After we’d eaten our full of eggs, bacon, hash browns, freshly made zucchini muffins, plump blueberries and cherries, coffee, orange juice, and water, the rain began to slacken and Tom took his cue, changing into running shorts and shoes. We took our leave, and Tom set off down the trail toward Elk River.

I went on ahead to arrive at the Elk River Lutheran Church right in downtown along the riverside. Lee Davies, our designated host, flagged me down in the front of the Church parking lot. The morning service was nearly at an end, and he was hoping to introduce me before the congregation exited. 

The pastor noticed Lee’s entrance, and offered him the microphone. He introduced me and I just made a short statement inviting folks to come out that evening for the ice cream social and storytelling event. Not long after, as people were leaving, a soaked-to-the-bone Tom walked in the front door. Lee and his wife Peg immediately offered to get us home to their house, get Tom a shower and some food, and so off we went, back down the road where we just came from—as it turns out Lee and Peg live just a few houses down from Dave and Eileen Anderson!

We got settled in to their beautifully finished basement, our home for the night, and then visited upstairs for a few hours. We had a photoshoot with the stuffed moose and bear in their loft! Now Lee and Peg didn’t mount these animals themselves, but a good friend of theirs who passed away was the game hunter of record and rather than leave them in storage, the Davies gave them a home. What a sight! We Learned about the construction of this beautiful timber frame home, a fairly recent accomplishment after the Davies lived on this riverfront property in more of a cabin for nearly forty years until straight-line winds came through the area and devastated much of their home. Their response was resilient—a reset, rebuild, renewal.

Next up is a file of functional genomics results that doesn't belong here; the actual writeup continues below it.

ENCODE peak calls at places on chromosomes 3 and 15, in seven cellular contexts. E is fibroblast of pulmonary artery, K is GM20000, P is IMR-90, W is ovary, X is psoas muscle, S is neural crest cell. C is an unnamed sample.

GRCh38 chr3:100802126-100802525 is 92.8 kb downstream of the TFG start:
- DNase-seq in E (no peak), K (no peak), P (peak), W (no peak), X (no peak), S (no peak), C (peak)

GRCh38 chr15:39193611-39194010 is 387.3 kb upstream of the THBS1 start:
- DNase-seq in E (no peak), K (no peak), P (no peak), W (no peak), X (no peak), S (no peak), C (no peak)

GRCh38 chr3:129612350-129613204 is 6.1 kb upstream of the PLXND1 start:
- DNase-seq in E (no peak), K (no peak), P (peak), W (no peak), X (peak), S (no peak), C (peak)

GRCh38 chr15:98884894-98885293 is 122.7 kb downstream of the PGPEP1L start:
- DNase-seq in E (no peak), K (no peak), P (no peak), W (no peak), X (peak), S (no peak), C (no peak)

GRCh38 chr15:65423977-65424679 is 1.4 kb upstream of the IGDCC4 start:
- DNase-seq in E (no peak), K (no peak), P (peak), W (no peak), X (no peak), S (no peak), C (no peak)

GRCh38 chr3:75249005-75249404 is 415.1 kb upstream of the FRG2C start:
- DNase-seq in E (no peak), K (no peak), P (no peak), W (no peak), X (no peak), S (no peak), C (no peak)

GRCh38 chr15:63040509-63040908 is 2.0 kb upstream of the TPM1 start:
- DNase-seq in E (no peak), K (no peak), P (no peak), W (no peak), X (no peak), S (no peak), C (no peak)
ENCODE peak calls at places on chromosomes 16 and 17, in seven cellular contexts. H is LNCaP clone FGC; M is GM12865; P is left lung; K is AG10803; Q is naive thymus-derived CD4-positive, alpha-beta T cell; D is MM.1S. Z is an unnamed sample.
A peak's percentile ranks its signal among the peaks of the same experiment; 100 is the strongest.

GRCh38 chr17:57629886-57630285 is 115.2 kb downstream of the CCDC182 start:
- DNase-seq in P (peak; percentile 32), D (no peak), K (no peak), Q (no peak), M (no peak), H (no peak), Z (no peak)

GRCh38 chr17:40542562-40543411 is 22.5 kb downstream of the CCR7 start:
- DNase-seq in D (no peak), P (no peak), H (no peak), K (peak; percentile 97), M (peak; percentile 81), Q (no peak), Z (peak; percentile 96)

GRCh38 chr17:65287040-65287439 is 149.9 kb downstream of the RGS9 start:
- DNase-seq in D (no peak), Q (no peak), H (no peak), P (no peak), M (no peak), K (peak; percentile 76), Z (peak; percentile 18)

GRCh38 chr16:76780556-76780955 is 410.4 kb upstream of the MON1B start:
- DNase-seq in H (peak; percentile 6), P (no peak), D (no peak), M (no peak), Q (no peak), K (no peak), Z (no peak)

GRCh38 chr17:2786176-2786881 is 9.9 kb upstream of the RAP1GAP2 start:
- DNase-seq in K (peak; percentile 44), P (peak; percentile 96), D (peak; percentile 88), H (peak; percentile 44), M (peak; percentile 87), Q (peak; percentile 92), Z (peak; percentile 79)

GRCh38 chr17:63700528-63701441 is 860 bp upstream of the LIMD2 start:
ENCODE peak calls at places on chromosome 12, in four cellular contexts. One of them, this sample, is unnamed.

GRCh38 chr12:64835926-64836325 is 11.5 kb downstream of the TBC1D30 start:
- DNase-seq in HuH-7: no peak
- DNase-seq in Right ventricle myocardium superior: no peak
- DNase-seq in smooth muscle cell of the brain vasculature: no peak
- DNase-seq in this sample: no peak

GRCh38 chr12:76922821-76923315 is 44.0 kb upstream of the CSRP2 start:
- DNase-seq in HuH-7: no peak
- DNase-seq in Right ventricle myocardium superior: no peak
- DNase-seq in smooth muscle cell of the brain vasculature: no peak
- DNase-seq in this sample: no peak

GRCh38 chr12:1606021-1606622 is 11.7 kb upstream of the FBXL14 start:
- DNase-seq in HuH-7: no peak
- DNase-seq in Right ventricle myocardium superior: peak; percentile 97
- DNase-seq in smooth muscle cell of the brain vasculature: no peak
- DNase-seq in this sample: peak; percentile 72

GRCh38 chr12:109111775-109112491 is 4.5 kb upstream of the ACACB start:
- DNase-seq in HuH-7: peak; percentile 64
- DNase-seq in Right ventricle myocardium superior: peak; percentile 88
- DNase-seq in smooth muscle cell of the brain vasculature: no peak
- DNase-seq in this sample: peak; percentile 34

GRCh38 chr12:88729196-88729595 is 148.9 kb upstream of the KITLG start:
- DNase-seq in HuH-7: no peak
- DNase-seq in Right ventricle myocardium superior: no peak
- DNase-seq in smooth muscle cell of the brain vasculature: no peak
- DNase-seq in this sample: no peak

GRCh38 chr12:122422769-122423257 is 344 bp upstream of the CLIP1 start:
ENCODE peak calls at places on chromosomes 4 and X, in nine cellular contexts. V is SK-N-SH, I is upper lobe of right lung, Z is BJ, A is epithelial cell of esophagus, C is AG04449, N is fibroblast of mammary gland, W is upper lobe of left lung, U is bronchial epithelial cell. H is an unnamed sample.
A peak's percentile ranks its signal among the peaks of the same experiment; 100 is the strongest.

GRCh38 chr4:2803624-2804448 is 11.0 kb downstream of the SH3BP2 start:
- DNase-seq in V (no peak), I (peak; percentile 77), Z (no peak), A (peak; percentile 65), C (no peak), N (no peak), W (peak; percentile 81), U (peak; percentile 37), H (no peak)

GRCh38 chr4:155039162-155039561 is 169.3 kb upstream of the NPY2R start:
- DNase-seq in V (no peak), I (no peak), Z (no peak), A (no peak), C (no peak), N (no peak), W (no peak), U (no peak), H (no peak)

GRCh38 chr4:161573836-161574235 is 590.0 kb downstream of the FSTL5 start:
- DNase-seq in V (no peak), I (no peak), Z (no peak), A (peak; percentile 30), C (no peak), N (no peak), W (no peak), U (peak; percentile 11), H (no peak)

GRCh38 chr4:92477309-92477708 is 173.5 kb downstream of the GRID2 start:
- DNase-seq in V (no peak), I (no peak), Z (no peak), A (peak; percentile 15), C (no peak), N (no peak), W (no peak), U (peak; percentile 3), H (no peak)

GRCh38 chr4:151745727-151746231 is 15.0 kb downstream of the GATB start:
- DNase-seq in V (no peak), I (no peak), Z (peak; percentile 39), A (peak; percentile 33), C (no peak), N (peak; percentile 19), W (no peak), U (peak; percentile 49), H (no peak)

We left the Davies to head into town and meet up with Chloe Briggs and her father Chad, both longtime residents of the river—in their case the Elk River, just before it converges with the Mississippi. Chloe works at the local brewery, Aegir Brewing Co, a recent addition to the Elk River downtown. But according to Chloe, in just the last year and a few months, Aegir has really taken off and truly created something of a community and culture that was previously lacking. In fact, Aegir and the river itself, is the reason that Chloe has returned to Elk River after spending her undergraduate years in the Twin Cities and her graduate school years in Scotland.